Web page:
One of the reasons this all interests me is that I am both an actor in the career change story and someone who covers it as a journalist.

After nearly 10 years in corporate law, I did what many lawyers fantasize about and became a former lawyer. I took a couple of classes in freelance writing and learned I had a knack for it. I finally discovered an outlet for my itch to chat up strangers and get their stories. I became what I call a “slash,” a lawyer/journalist.

Until it’s no longer right, we need to start shifting again. Because the idea of what makes a satisfying career is shifting. What satisfied us in our 20s and 30s, might not be what jazzes us in our 40s and 50s.”

Can’t agree more with Marci.

“Workers today will likely have no fewer than three careers in their lives, and they will change jobs frequently when young. After that, they will cut back when they have kids, ramp up when they need money, and switch when their learning curve flattens” says Penelope Trunk in The Boston Globe.

In the context of a woman’s midlife, read this. More on the topic here, here and here  

Happy slashing !

Life axioms

June 6, 2007

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I look up some motivational quotes often when my chips are down.  Guess you could use it too.

“Stop analyzing life. Just live it. Analysis is what makes it complicated.”

“Activity gets you busy. But productivity gets you results. Activity consumes time. Productivity frees it.”

“Your today is the tomorrow that you worried about yesterday. You are worrying because you are analyzing. Worrying has become your habit. That’s why you are not happy.”

“Uncertainty is inevitable, but worrying is optional.”  

“Pain is inevitable, but suffering is optional.

“Diamond cannot be polished without friction. Gold cannot be purified without fire. Good people go through trials, but don’t suffer. With that experience their life become better not bitter.”  

“Experience is a tough teacher. She gives the test first and the lessons afterwards.”  

“P.R.O.B.L.E.M.S are Purposeful Roadblocks Offering Beneficial Lessons (to) Enhance Mental Strength. Inner strength comes from struggle and endurance, not when you are free from problems.”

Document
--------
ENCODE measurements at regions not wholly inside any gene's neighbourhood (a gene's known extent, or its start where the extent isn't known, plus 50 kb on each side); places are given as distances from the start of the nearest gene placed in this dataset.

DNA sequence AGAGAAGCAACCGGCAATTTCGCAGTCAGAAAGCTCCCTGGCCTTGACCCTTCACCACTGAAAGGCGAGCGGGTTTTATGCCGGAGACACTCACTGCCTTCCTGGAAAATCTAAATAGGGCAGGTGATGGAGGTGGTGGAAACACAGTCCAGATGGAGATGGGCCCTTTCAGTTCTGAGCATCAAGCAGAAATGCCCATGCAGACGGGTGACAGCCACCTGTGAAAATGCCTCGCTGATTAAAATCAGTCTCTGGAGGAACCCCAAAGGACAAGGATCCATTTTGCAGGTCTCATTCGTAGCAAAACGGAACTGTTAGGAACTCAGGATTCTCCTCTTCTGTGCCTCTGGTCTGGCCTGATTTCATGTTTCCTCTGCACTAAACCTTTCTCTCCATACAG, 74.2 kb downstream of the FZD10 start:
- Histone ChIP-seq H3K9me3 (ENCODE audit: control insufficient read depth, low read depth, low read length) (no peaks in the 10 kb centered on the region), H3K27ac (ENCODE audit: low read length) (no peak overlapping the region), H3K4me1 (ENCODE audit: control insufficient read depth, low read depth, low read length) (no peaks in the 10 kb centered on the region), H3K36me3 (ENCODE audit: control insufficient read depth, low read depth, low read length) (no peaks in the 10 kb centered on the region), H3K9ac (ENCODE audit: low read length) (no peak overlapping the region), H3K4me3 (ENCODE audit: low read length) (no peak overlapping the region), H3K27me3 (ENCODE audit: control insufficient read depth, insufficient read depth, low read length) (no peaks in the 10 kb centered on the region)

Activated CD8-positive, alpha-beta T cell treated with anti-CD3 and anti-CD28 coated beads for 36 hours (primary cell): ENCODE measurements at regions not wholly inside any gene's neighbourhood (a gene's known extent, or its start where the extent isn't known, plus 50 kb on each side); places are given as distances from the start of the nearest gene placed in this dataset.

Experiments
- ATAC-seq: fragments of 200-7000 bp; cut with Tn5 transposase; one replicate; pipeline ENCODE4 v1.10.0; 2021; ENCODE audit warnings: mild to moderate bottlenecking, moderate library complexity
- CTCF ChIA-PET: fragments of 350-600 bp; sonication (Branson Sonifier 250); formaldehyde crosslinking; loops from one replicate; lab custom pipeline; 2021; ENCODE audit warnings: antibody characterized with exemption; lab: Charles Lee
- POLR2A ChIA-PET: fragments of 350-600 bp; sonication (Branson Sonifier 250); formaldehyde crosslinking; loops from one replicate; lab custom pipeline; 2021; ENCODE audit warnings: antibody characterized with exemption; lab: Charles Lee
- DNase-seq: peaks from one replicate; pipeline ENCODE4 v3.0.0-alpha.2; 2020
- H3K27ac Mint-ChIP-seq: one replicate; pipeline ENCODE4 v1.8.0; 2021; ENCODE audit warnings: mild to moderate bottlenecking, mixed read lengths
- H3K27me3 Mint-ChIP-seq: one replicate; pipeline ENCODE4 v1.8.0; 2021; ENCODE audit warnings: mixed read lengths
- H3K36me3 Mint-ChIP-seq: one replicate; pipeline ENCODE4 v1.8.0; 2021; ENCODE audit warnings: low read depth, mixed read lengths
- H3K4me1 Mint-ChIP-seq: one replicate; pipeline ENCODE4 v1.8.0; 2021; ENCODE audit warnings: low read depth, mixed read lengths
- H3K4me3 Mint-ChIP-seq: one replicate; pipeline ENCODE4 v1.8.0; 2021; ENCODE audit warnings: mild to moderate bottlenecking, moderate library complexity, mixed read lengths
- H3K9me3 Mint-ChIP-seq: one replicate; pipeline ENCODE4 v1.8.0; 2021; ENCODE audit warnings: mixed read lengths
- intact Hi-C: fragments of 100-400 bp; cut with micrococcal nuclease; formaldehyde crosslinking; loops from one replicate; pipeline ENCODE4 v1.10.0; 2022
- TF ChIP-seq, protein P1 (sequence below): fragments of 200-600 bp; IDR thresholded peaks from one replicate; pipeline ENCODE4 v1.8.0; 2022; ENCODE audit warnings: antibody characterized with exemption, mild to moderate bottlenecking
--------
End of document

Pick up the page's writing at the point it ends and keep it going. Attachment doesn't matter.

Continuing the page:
“If you look outside you will not know where you are heading. Look inside. Looking outside, you dream. Looking inside, you awaken. Eyes provide sight. Mind provides insight.”

“Success is a measure as decided by others. Satisfaction is a measure as decided by you. Knowing the road ahead is more satisfying than knowing you rode ahead. You work with the compass. Let others work with the clock.”

“Always look at how far you have come rather than how far you have to go. Always count your blessing, not what you are missing.”

“When they suffer they ask, *why me?* When they prosper, they never ask *Why me?* -Everyone wishes to have truth on their side, but few want to be on the side of the truth.”  

“Seek not to find who you are, but to determine who you want to be. Stop looking for a purpose as to why you are here. Create it. Life is not a process of discovery but a process of creation.”

“Face your past without regret. Handle your present with confidence. Prepare for the future without fear.”

“There are no unanswered prayers. At times the answer is NO.”

“Keep the faith and drop the fear. Don’t believe your doubts and doubt your beliefs. Life is a mystery to solve, not a problem to resolve. Trust in it.”  

“Life is not measured by the number of breaths we take but by the moments that took our breath away!”